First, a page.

– or Bridging the Gap Between Commerce and Contracts (with pragmatism and common sense.)
Contracts don’t have to be measured in inches – it’s a long time since lawyers were paid by the word. Neither do they have to be some academic foray into the distant realms of possibility. On the other hand, they do have to afford you the protection you need when things don’t go quite as planned.
We are all used to the concept of risk analysis as it pops up in most areas of our life, – from Councils taking the conkers off trees in case someone throws a stick up and it falls and injures a passer-by (I didn’t make that up!), to assessing the risk that our computers will send all our personal data across the ether to a student hacker. Why then, do we so often fail to ‘risk-assess’ our contractual arrangements?
It often seems as if the contractual process is, for many organisations, a purely administrative one: Agree deal, find document that looks as if it might fit the bill, change the names and products, sign it and file it. Note that there was no actual consideration of the relevance of the document in that process – no assessment of the risks involved in this particular transaction and how they might differ from the previous one.
For example, I’ve come across cases where no account was taken of the different lead times or specialist safety requirements and storage conditions for a client’s products in agreements for their manufacture – both of which could have had significant cost (and liability) implications. Similarly, when taking on a new customer, it may be wise to look for a quicker get-out clause than you would use in a contract with an established customer, or to spell out what you will (and will not) do for them in greater detail if they have less experience of dealing with organisations like yours.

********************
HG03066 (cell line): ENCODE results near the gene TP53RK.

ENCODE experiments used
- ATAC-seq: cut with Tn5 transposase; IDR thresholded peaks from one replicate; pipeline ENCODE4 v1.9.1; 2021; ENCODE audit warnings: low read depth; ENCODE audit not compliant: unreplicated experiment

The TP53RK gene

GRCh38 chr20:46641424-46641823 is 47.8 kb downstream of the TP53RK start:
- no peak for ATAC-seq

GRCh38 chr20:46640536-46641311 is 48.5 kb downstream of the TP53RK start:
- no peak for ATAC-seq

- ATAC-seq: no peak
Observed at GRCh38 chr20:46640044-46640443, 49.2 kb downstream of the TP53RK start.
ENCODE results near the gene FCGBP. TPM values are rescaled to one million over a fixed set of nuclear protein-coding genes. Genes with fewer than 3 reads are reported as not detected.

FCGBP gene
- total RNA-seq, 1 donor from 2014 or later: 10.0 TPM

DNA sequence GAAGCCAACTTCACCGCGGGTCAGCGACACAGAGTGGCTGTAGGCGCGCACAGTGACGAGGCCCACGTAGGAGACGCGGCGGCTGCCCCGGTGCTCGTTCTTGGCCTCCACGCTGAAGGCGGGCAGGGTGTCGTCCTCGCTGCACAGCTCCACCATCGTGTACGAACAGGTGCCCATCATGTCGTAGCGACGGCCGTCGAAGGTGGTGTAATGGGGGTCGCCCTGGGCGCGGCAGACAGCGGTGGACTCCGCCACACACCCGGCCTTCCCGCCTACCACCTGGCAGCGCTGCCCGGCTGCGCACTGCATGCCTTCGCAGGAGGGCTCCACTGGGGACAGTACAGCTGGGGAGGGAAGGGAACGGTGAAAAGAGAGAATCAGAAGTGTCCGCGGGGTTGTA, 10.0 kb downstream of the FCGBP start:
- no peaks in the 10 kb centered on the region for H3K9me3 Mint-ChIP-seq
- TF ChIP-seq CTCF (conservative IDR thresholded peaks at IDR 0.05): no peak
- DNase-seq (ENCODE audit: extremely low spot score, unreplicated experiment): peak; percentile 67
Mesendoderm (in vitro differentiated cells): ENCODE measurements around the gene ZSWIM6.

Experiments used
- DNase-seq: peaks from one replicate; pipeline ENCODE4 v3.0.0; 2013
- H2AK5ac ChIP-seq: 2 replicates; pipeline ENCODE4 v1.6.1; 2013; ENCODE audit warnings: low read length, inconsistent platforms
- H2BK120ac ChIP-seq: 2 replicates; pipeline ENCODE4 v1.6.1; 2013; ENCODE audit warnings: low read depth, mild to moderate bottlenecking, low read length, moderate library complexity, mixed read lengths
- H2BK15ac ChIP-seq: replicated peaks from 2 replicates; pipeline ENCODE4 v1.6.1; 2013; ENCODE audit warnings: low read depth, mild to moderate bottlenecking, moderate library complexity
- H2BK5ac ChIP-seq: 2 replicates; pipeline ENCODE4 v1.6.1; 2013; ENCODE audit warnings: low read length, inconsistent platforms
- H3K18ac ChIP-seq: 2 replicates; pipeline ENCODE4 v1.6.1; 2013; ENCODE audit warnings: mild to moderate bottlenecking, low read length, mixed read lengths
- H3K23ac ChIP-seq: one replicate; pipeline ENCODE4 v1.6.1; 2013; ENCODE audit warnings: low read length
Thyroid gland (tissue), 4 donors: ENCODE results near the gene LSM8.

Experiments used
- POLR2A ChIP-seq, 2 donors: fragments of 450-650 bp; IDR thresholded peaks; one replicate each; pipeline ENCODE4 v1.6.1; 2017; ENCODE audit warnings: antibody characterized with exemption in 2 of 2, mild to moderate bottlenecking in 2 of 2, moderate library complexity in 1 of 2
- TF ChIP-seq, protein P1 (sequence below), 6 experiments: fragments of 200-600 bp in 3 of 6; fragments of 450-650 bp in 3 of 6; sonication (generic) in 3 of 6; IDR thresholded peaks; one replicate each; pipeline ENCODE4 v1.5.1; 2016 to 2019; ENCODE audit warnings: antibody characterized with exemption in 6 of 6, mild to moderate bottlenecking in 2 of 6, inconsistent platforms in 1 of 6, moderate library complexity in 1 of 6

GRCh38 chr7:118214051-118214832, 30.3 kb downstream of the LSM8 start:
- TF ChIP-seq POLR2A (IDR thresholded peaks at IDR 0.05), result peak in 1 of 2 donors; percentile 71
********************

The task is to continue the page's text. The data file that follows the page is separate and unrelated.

The corollary to the above is an agreement of mine which has recently been reviewed by a firm of solicitors acting for one of the parties. Their suggestion that we ought to include a clause making it clear that all payments would be made in Sterling made me smile – the agreement is between two East Midlands (UK) organisations with no international connections and involves relatively small sums of money. What did I say about lawyers being paid by the word?!
My advice to anyone negotiating or drafting contracts would be to carry out a risk assessment, but be pragmatic. Look at:
What can go wrong?
What is the probability that it will go wrong?
What are the implications of it going wrong in terms of time, money and reputation?
Is the risk one you are prepared to live with, or should it be covered by the contract?
No contract can protect you against all possible risks, and if a risk is slight and the implications minor, you may be prepared to accept it, for the sake of the brevity of the document. However, if the probability of the ‘event’ is high and/or the implications are severe, it ought to be covered.
How each identified risk which you want to have covered will actually be dealt with in the contract is then a matter for a closer look at the risk analysis. Simply highlighting the matter may be enough for a highly probable – low risk event, whereas a more detailed and ‘technical’ clause will be appropriate for a high-risk event.
The overall aim should always be to make the length and complexity of the contract appropriate to the risks you face. If it needs to be 20 pages long, fine. But if it only needs to be 2 pages long – save the trees, and your money!
Don’t risk it. Always create your contracts with clarity.